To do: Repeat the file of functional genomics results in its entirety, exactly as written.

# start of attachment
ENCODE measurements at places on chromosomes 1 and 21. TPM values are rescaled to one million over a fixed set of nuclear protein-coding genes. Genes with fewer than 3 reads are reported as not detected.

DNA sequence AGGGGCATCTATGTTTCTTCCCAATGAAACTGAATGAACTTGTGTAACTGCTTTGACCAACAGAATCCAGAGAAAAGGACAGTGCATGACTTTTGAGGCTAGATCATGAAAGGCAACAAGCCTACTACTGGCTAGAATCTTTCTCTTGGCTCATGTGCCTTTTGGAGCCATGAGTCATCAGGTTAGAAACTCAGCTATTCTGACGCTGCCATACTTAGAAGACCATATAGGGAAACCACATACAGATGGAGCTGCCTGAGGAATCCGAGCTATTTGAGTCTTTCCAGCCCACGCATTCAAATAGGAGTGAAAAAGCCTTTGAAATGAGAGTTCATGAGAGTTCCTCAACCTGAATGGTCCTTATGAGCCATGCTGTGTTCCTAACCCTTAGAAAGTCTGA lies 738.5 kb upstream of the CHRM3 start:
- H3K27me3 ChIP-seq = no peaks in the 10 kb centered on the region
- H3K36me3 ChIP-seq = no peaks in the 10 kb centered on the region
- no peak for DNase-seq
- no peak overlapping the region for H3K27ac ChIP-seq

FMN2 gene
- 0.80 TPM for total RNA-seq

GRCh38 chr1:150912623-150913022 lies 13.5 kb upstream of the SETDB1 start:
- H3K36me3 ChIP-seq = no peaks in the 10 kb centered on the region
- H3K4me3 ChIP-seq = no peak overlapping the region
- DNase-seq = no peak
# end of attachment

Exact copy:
ENCODE measurements at places on chromosomes 1 and 21. TPM values are rescaled to one million over a fixed set of nuclear protein-coding genes. Genes with fewer than 3 reads are reported as not detected.

DNA sequence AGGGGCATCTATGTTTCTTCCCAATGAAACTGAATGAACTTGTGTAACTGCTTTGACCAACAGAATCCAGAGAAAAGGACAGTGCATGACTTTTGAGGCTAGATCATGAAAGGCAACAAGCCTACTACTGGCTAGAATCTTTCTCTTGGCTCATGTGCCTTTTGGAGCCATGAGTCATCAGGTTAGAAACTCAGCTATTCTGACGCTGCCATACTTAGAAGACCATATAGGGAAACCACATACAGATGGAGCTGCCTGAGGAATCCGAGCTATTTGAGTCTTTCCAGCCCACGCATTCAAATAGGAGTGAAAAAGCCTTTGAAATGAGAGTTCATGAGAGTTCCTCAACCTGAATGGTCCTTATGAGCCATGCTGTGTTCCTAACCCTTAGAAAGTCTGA lies 738.5 kb upstream of the CHRM3 start:
- H3K27me3 ChIP-seq = no peaks in the 10 kb centered on the region
- H3K36me3 ChIP-seq = no peaks in the 10 kb centered on the region
- no peak for DNase-seq
- no peak overlapping the region for H3K27ac ChIP-seq

FMN2 gene
- 0.80 TPM for total RNA-seq

GRCh38 chr1:150912623-150913022 lies 13.5 kb upstream of the SETDB1 start:
- H3K36me3 ChIP-seq = no peaks in the 10 kb centered on the region
- H3K4me3 ChIP-seq = no peak overlapping the region
- DNase-seq = no peak